What Barbecue Looks (and Tastes) Like in 20 Countries

There’s so much more to barbecue than hamburgers and hot dogs; here’s how 20 nations around the world do it totally different
Barbecue Around the World

Brian Sheehan previews our list of what barbecue looks and tastes like in countries around the world.

What Barbecue Looks (and Tastes) Like in 20 Countries

Photo Modified: Flickr / Valters Krontals / CC BY 4.0

Although it may look familiar, Russian shashlik is certainly unique to its home country.

When it comes to barbecue in America, every region and (it sometimes seems) almost every city has its own style, and locals tend to fanatically defend the way their pitmasters address meat — and to diss the 'cue of every place else. Compared to the barbecue styles of the rest of the world, though, American barbecue tends to be fairly homogenous. The way barbecue (by whatever name) is defined in other countries around the world varies a lot  more from place to place than it does between, say, Kansas City and the Texas Hill Country. (Also, for purposes of this article, we should define “barbecue” in general as meat cooked over a live fire.)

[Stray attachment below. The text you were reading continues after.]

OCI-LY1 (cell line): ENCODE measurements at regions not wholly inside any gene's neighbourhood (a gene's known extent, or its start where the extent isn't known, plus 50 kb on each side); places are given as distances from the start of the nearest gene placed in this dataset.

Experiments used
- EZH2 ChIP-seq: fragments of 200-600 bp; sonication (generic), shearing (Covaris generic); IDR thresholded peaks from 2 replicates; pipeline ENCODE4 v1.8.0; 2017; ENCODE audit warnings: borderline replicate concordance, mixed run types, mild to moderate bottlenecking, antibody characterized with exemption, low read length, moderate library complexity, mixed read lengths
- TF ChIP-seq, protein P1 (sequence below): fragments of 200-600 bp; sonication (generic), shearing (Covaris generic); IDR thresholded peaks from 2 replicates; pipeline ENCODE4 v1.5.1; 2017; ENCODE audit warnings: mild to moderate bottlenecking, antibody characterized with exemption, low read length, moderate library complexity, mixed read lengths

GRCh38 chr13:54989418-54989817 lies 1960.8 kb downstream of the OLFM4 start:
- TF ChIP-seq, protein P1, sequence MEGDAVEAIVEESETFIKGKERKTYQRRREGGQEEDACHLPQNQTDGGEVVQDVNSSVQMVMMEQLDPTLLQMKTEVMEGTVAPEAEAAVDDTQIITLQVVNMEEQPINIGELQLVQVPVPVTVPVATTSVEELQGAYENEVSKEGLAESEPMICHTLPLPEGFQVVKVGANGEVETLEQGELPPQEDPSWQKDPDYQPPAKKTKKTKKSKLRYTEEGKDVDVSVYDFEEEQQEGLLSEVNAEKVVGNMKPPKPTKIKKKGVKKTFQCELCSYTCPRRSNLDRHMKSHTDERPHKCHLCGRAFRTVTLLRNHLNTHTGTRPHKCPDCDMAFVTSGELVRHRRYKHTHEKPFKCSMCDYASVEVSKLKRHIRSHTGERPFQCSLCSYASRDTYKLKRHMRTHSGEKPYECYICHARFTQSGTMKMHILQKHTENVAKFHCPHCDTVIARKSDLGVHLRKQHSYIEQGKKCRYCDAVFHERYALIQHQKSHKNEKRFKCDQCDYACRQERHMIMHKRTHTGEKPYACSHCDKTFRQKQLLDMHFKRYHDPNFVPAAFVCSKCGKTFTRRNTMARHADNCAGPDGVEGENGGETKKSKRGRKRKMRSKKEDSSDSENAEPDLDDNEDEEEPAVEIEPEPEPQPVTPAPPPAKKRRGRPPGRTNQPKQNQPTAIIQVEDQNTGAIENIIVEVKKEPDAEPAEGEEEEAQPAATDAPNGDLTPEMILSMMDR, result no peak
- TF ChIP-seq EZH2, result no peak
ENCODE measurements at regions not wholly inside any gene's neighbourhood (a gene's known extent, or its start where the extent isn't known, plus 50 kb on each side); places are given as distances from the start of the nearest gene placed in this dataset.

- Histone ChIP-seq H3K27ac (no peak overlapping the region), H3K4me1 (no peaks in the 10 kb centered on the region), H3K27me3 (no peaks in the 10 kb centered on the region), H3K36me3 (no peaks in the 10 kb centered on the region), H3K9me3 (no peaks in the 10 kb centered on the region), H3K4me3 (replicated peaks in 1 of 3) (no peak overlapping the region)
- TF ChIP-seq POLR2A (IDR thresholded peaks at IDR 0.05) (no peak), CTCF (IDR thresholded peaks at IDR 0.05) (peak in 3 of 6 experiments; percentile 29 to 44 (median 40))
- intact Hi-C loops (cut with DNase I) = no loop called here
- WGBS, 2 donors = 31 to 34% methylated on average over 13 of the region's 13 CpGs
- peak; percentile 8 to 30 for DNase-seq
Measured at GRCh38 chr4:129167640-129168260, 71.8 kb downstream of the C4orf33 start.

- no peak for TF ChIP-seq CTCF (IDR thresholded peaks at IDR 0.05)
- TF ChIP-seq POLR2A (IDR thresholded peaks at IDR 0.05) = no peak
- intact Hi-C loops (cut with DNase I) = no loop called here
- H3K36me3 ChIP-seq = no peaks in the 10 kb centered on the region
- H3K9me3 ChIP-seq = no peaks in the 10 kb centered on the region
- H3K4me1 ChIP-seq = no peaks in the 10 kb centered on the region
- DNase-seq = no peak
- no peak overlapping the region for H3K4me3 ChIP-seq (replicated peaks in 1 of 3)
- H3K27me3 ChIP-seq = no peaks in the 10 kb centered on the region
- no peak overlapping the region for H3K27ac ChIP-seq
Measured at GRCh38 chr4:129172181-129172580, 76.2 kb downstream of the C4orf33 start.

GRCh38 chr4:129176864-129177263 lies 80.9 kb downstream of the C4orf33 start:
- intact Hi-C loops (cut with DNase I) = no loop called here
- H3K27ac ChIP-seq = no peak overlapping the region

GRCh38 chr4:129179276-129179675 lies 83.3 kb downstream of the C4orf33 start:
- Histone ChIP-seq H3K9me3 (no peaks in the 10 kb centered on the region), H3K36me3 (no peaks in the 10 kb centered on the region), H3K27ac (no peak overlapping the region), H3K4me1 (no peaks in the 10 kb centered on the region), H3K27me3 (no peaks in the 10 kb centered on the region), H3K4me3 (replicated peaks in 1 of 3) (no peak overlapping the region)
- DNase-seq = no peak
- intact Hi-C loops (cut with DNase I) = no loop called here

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The variations involve the specific meats and other foods getting barbecued, the seasonings used before and during the cooking process, and the apparatus used to heat the meat.

We've explored the barbecue techniques in 20 countries around the world, and provided some background on all the aforementioned aspects of each, so when you visit another land and order its barbecue specialties, you won’t be shocked when hamburgers and hot dogs don’t appear on the grill — and will instead be fully prepared to experience all the local cuisine has to offer.

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